Kala Chana

posted in: Indian, Main Dishes, Recipes | 2

kala channa

When I first started cooking Indian food, it was usually pretty tasty, but it wasn’t very authentic. As I’ve eaten more of it and experimented more, my Indian dishes are slowly becoming more credible.  A few ingredients have been eluding me, though: kala chana – the black chickpeas that make the some of the best chana dal, Kashmiri chili powder – a rich, mild chili powder, and curry leaves.

I mentioned my curry-leaf quandary on Facebook recently, and darling Susan offered to mail me some curry leaves from her corner Indian market. Score! I immediately made a recipe I had been craving, the Eggplant Rice Pilaf. Then a week or so later, I wondered into a new-to-me supermarket and found both kala chana and Kashmiri chili powder. Double score!

Kala chana does indeed make better curry than regular chickpeas. Most of the difference in in the texture, as they’re smaller and firmer.

As soon as I could, I did a taste test with the Kashmiri chili powder, comparing it to ancho chili powder, which is what I’ve been slipping into Indian cuisine. First I tried both of them plain. The heat level is about the same between the two. Eaten plain, the Kasmiri has a deeper flavor, while the ancho is a bit tangy. Then Jim and I tried both of them mixed into some hummus. At this point, we couldn’t tell the difference. So, while I’m glad I have the authentic Kashmiri chili powder now, I don’t feel ridiculous for substituting ancho for it all these years. I’ll probably do it again sometime.

For my first try at cooking Kala Chana, I turned to a recipe from Spice Up The Curry. I knew it would be good, because the recipe comes from her mother-in-law. Moms’ recipes are always the best, right? I did make a few changes in the recipe, so do check the original for comparison. You might find Kanan’s method easier than mine, or vice versa.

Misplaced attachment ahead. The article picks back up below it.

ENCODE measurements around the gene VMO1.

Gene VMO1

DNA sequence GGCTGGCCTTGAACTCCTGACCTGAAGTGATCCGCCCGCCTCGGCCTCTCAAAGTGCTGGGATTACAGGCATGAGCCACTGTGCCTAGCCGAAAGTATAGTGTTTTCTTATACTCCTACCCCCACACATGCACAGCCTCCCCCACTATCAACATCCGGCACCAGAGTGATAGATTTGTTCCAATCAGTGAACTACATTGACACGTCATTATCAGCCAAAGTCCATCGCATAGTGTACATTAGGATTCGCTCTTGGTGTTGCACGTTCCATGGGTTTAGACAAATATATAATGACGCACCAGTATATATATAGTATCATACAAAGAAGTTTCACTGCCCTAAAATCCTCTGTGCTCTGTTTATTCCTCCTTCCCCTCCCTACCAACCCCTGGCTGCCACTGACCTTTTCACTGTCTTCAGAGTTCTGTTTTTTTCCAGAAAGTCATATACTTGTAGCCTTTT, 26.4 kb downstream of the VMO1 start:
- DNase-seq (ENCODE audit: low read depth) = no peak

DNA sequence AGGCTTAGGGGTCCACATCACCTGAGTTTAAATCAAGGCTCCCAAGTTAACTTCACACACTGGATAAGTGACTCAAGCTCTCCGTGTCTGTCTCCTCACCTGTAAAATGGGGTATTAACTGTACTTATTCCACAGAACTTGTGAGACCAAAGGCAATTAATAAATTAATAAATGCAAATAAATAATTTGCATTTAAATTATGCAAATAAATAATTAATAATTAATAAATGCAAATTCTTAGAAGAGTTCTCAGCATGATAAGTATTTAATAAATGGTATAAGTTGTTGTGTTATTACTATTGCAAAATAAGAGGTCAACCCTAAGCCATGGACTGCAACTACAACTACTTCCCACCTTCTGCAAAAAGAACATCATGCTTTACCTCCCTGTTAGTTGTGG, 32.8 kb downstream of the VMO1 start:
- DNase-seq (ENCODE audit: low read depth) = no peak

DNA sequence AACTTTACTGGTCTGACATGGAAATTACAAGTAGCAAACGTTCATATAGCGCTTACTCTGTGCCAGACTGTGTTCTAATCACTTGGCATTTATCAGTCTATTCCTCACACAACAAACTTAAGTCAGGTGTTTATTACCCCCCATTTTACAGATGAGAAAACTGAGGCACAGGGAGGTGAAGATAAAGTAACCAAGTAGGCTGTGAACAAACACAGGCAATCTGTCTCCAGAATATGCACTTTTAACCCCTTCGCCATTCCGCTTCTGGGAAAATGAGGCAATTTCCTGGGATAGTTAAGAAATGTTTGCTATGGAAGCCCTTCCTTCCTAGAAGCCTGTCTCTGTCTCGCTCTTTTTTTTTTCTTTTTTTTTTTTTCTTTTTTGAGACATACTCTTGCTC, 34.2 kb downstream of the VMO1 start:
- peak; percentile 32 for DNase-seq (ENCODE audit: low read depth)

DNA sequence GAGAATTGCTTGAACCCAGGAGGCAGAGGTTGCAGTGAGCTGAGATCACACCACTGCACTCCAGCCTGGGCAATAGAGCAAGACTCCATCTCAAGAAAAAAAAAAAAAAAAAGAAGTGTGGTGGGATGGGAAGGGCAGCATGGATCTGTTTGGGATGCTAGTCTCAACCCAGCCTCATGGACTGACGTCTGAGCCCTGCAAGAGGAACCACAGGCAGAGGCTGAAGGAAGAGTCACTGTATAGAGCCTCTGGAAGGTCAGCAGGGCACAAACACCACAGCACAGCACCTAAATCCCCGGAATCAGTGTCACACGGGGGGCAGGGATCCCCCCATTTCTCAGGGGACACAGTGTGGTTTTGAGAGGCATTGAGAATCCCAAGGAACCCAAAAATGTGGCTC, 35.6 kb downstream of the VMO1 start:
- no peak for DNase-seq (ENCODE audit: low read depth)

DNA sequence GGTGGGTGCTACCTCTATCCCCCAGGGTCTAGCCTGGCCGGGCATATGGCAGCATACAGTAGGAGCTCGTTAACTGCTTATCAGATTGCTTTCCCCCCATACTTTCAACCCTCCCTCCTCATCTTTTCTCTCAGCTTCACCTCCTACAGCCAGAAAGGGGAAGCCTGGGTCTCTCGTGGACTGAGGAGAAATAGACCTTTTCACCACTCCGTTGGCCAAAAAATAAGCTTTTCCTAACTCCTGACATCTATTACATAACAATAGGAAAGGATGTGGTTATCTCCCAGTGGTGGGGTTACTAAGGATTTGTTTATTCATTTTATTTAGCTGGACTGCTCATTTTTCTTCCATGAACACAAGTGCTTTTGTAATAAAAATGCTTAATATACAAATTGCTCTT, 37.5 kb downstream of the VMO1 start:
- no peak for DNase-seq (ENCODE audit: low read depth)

Kala Chana

Cook Time: 1 hour, 30 minutes


  • 3/4 cup kala chana
  • 2 medium tomatoes
  • 2 green chilies (I used jalapenos)
  • 1/2-inch piece of ginger
  • 1-1/2 tablespoons canola oil
  • 1 teaspoon cumin seeds
  • 1 tablespoon chickpea flour (besan) (see note)
  • 1 tablespoon ground coriander seed
  • 2 teaspoons mild chili powder
  • 1 teaspoon garam masala
  • 1/2 teaspoon amchoor powder
  • 1/2 teaspoon salt
  • Cilantro leaves for garnish (optional)


At least eight hours or the night before you make the curry, wash the chana. Transfer it to a bowl and add enough water to cover the chana by an inch or two. Set aside.

Drain the chana and transfer to a saucepan. Add fresh water to cover by an inch. Bring to a low boil, reduce to a simmer, cover, and cook until tender but still firm (mine took 55 minutes.)

Core the tomatoes and cut into a few big pieces. Remove the stems and seeds from the chilies. Peel the ginger and cut into two or three pieces. Toss the tomatoes, chilies, and ginger into a food processor or blender and puree. Set aside.

In a large skillet, heat the canola oil to medium. Add the cumin and cook for 2 minutes or until fragrant. Add the ground coriander and besan (see note) and cook for another two minutes until the raw smell of the besan goes away. Add the coriander seed, chili powder, and garam masala. Immediately add the tomato puree. Stir in the amchoor powder and salt. Cook for 5 minutes or so, then drain and add the chana. Continue cooking until the gravy thickens to your desired consistency. (I cooked mine on medium for about 15 minutes.) Taste and adjust spices. Garnish with cilantro, if desired.


Some besan is ground from chickpeas that have already been toasted. If you have this kind, just add it in with the coriander powder.


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2 Responses

  1. Can I ask what you mean by “mild chili powder”? I assume you’re not talking about the same kind of chili powder that one would use to make Mexican chili. Or are you? Is there some kind of specific chili powder that’s used for Indian recipes?

    • Good question, Alex. I used Kashmiri chili powder that I picked up at a grocery store, in the Indian section. It can be hard to find, though. If the Mexican kind is all you have, you can use that too. It’s not authentic, but the finished dish will taste really close, and I think it’s better than leaving it out. Some people even use paprika with a pinch of cayenne pepper.

      I wrote a bit about taste testing Kashmiri chili powder and Ancho (Mexican) chili powder above, in the second to last paragraph before the recipe. They’re surprisingly similar.

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